Simple economics also dictate that unchanged demand, when coupled with the appearance of an increase of supply, will equate to a temporary decrease in prices, but only until the public realizes that the temporary supply will end, causing prices to again inflate. Instead of saving the stockpile for an actual real emergency, or resurrecting the energy projects that he had killed, Biden authorized the largest release from our reserve stockpile in history, with the selling of 1 million barrels of oil per day, for six months, from our national emergency reserve, banking upon the good will of foreign oil producers to satisfy the U.S. energy demand.
Coincidentally, at the very same time, Russia opted to invade its neighbor of Ukraine, and on April 6 of 2022, President Biden issued Executive Order 14071 – essentially mandating economic sanctions upon the second largest oil producer in the world and a member of “OPEC+” that Biden had been betting upon to provide oil to meet the U.S. demand.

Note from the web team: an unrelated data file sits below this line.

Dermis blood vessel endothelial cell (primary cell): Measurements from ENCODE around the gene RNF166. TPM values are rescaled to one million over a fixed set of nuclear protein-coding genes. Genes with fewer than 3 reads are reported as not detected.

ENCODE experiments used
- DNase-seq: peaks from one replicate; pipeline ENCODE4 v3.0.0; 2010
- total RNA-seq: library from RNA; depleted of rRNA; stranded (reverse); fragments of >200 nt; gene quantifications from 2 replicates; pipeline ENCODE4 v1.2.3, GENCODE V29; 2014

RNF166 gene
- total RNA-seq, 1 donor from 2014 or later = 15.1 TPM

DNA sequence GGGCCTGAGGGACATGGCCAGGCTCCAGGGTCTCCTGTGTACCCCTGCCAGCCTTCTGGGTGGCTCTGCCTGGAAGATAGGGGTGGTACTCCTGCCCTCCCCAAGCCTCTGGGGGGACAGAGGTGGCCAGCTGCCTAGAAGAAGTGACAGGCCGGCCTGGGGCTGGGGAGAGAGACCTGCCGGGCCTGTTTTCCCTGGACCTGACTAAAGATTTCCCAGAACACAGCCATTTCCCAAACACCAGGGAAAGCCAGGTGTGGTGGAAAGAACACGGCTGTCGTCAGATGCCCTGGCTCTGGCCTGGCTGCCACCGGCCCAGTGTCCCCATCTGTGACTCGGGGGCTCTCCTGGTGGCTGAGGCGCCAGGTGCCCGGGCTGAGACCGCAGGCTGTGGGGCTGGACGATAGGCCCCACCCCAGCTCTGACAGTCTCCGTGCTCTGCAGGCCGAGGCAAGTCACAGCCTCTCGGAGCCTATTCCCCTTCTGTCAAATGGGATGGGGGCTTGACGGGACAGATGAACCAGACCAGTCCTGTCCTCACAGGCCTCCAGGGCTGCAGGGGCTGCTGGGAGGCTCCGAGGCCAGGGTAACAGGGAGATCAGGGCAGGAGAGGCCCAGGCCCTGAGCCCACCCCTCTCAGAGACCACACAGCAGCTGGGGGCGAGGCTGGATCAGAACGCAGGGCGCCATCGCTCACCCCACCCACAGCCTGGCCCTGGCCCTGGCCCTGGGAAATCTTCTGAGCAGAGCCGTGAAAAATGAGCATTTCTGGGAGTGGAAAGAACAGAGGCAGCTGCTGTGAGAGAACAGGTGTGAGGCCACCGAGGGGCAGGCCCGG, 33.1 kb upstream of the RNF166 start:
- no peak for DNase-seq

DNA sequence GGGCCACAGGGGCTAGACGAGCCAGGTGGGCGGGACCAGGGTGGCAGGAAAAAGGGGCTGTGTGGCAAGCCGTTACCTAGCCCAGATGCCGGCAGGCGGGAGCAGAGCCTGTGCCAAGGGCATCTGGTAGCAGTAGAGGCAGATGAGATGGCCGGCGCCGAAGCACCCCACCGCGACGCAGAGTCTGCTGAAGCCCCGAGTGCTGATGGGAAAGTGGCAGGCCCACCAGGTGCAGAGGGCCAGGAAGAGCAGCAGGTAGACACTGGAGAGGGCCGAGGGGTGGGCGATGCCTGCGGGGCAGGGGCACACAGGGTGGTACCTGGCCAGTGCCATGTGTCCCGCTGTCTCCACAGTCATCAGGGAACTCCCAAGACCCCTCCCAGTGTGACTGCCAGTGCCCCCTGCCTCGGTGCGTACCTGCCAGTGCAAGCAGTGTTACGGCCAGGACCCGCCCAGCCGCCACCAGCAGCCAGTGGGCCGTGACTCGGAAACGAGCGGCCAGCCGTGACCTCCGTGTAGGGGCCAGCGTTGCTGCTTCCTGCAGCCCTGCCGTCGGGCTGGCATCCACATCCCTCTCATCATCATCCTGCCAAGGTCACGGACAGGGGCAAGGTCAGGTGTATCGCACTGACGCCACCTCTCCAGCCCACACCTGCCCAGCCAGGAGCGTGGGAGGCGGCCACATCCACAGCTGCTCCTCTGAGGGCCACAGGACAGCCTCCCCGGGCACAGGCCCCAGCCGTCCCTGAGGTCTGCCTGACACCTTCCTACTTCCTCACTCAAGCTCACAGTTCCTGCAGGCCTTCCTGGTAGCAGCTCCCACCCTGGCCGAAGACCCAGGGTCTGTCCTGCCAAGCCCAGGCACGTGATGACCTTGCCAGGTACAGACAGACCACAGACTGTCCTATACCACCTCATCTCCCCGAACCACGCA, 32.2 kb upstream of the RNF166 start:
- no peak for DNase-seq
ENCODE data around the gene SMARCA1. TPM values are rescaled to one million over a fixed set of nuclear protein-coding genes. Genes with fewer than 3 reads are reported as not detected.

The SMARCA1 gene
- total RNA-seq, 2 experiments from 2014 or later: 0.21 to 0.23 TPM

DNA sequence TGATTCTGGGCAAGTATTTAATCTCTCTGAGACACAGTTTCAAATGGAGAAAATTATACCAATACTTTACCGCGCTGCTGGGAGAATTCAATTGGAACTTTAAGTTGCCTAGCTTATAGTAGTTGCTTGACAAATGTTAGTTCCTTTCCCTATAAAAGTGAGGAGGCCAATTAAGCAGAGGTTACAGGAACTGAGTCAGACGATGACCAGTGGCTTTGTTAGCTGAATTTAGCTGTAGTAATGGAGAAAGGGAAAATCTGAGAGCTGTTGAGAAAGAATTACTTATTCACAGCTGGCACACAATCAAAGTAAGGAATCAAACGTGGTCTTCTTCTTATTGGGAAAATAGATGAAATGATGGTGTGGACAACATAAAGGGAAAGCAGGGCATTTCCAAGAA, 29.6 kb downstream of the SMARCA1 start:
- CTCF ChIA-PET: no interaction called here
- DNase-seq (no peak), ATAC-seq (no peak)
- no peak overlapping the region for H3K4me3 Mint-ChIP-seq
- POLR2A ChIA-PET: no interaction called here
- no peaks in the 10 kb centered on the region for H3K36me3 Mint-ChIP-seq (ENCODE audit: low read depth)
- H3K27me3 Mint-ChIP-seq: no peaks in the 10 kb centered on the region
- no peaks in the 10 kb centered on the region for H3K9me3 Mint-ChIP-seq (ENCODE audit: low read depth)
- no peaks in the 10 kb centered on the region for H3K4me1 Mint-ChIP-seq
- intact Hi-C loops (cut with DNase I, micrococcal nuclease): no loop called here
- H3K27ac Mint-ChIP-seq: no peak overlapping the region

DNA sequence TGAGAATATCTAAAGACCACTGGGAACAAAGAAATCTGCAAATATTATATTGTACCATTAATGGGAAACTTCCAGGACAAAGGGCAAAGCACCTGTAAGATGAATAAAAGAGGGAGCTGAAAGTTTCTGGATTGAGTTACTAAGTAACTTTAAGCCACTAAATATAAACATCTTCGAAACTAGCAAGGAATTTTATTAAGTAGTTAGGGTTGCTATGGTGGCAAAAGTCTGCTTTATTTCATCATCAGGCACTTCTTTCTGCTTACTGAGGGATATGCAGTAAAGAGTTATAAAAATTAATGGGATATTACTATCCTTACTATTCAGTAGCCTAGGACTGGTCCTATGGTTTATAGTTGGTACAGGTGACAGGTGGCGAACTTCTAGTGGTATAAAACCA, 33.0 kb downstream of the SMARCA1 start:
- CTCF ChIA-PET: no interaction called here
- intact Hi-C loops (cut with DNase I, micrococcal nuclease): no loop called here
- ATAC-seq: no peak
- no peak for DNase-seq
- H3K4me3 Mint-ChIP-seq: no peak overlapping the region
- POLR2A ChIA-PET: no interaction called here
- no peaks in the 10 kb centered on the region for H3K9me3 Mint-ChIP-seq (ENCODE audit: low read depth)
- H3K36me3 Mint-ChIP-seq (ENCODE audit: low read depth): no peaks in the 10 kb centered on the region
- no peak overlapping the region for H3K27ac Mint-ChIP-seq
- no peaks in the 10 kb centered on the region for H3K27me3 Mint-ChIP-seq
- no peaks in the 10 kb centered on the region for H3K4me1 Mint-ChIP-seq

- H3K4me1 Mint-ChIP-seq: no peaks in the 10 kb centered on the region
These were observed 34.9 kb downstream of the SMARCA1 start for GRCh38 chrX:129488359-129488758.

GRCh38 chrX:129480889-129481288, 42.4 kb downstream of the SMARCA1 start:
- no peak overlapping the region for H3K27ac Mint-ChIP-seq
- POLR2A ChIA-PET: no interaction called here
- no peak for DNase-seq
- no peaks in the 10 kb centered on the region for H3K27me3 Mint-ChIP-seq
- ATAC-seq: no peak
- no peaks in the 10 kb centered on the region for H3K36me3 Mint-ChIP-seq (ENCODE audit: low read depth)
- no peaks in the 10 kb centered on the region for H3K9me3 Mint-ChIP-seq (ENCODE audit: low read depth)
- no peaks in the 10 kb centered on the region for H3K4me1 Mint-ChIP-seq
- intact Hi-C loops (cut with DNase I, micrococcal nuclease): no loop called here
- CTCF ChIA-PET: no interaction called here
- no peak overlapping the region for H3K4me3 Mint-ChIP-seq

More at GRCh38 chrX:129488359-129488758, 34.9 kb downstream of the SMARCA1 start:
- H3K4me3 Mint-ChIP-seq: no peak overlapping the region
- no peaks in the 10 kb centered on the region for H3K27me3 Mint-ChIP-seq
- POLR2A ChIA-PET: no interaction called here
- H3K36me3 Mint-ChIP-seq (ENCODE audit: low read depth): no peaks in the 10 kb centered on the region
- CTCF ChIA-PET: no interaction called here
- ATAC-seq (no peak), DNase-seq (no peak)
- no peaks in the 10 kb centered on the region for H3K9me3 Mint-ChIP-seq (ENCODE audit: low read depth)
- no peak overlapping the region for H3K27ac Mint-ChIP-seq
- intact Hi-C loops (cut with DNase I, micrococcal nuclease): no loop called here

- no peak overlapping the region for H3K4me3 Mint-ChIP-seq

Saudi Arabia is the world’s third largest oil producer and the leading member of OPEC. In July of 2022, Biden personally slighted Saudi Arabia’s Crown Prince Mohammad bin Salman when Biden avoided a traditional handshake greeting with the official representative of a nation that Biden had previously vowed to treat as a “pariah” for their differing cultural views regarding human rights, and instead “fist-bumped” the prince.
Let us say that the slight by Biden did not go over well with the Saudis, or the rest of OPEC. This just in (and while completely unrelated to the fist-bump incident), OPEC announced this week that it was making additional oil output cuts of around 1.16 million barrels per day (exceeding Biden’s tapped amount into the U.S. oil reserve). Analysts and economists everywhere immediately predicted an immediate correlating rise in fuel prices with the announced decrease in supply.
Unfortunately I must stop here because of the limitations of space, but I have much, much more to add that will be in my column for next week’s paper.